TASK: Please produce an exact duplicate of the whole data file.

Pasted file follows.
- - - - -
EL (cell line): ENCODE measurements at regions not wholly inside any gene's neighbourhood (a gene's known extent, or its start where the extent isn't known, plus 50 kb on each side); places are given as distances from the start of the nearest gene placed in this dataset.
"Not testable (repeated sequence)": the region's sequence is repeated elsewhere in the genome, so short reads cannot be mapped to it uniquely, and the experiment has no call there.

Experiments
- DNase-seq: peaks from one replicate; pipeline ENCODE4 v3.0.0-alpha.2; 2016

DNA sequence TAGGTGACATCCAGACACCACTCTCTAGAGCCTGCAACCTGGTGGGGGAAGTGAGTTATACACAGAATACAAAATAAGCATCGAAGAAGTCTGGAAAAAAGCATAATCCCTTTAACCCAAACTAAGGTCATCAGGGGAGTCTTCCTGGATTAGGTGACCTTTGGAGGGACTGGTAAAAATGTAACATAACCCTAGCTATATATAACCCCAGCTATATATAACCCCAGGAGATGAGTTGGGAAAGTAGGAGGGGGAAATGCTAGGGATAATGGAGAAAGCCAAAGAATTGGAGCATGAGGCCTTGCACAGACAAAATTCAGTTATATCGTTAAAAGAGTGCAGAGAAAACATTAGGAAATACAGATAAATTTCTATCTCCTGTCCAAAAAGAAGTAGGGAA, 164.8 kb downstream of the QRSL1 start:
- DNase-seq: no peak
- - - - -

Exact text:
EL (cell line): ENCODE measurements at regions not wholly inside any gene's neighbourhood (a gene's known extent, or its start where the extent isn't known, plus 50 kb on each side); places are given as distances from the start of the nearest gene placed in this dataset.
"Not testable (repeated sequence)": the region's sequence is repeated elsewhere in the genome, so short reads cannot be mapped to it uniquely, and the experiment has no call there.

Experiments
- DNase-seq: peaks from one replicate; pipeline ENCODE4 v3.0.0-alpha.2; 2016

DNA sequence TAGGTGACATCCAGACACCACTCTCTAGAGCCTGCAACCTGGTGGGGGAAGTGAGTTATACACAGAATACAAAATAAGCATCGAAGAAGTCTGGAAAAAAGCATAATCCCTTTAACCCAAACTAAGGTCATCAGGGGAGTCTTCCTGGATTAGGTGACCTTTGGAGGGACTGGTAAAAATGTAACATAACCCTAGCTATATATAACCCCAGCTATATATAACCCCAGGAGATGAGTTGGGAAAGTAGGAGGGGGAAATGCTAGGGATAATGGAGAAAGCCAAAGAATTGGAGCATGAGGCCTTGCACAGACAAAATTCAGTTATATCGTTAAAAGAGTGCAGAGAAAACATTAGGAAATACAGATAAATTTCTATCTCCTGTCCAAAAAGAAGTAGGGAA, 164.8 kb downstream of the QRSL1 start:
- DNase-seq: no peak